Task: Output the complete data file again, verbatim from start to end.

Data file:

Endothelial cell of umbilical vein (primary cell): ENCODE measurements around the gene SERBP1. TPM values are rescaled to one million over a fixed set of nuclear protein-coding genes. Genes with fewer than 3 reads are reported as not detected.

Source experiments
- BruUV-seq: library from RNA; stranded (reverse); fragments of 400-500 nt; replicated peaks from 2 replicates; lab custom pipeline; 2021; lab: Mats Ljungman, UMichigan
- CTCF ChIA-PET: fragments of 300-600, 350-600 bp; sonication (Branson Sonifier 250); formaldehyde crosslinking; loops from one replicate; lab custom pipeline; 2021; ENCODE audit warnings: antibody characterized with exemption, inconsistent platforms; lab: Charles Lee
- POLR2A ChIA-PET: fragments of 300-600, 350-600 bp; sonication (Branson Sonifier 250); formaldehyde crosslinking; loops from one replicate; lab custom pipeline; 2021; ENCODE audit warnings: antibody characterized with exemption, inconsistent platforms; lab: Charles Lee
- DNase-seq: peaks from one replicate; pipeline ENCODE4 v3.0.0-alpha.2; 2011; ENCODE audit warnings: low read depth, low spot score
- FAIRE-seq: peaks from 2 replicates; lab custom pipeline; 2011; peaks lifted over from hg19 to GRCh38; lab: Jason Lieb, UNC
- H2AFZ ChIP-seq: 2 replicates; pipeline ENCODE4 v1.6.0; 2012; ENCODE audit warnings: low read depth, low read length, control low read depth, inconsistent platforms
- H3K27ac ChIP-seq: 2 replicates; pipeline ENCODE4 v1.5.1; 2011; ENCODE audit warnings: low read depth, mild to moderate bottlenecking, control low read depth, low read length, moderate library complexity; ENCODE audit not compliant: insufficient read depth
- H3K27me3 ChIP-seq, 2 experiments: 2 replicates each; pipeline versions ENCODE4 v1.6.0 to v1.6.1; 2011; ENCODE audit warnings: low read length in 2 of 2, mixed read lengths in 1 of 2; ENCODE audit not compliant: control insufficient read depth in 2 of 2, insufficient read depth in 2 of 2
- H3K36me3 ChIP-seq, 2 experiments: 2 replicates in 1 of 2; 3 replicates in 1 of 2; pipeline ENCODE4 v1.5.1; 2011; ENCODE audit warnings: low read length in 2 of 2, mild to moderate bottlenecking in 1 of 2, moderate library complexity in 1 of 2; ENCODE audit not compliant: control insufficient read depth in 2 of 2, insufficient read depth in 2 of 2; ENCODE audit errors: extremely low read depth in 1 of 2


Endothelial cell of umbilical vein (primary cell): ENCODE measurements around the gene SERBP1. TPM values are rescaled to one million over a fixed set of nuclear protein-coding genes. Genes with fewer than 3 reads are reported as not detected.

Source experiments
- BruUV-seq: library from RNA; stranded (reverse); fragments of 400-500 nt; replicated peaks from 2 replicates; lab custom pipeline; 2021; lab: Mats Ljungman, UMichigan
- CTCF ChIA-PET: fragments of 300-600, 350-600 bp; sonication (Branson Sonifier 250); formaldehyde crosslinking; loops from one replicate; lab custom pipeline; 2021; ENCODE audit warnings: antibody characterized with exemption, inconsistent platforms; lab: Charles Lee
- POLR2A ChIA-PET: fragments of 300-600, 350-600 bp; sonication (Branson Sonifier 250); formaldehyde crosslinking; loops from one replicate; lab custom pipeline; 2021; ENCODE audit warnings: antibody characterized with exemption, inconsistent platforms; lab: Charles Lee
- DNase-seq: peaks from one replicate; pipeline ENCODE4 v3.0.0-alpha.2; 2011; ENCODE audit warnings: low read depth, low spot score
- FAIRE-seq: peaks from 2 replicates; lab custom pipeline; 2011; peaks lifted over from hg19 to GRCh38; lab: Jason Lieb, UNC
- H2AFZ ChIP-seq: 2 replicates; pipeline ENCODE4 v1.6.0; 2012; ENCODE audit warnings: low read depth, low read length, control low read depth, inconsistent platforms
- H3K27ac ChIP-seq: 2 replicates; pipeline ENCODE4 v1.5.1; 2011; ENCODE audit warnings: low read depth, mild to moderate bottlenecking, control low read depth, low read length, moderate library complexity; ENCODE audit not compliant: insufficient read depth
- H3K27me3 ChIP-seq, 2 experiments: 2 replicates each; pipeline versions ENCODE4 v1.6.0 to v1.6.1; 2011; ENCODE audit warnings: low read length in 2 of 2, mixed read lengths in 1 of 2; ENCODE audit not compliant: control insufficient read depth in 2 of 2, insufficient read depth in 2 of 2
- H3K36me3 ChIP-seq, 2 experiments: 2 replicates in 1 of 2; 3 replicates in 1 of 2; pipeline ENCODE4 v1.5.1; 2011; ENCODE audit warnings: low read length in 2 of 2, mild to moderate bottlenecking in 1 of 2, moderate library complexity in 1 of 2; ENCODE audit not compliant: control insufficient read depth in 2 of 2, insufficient read depth in 2 of 2; ENCODE audit errors: extremely low read depth in 1 of 2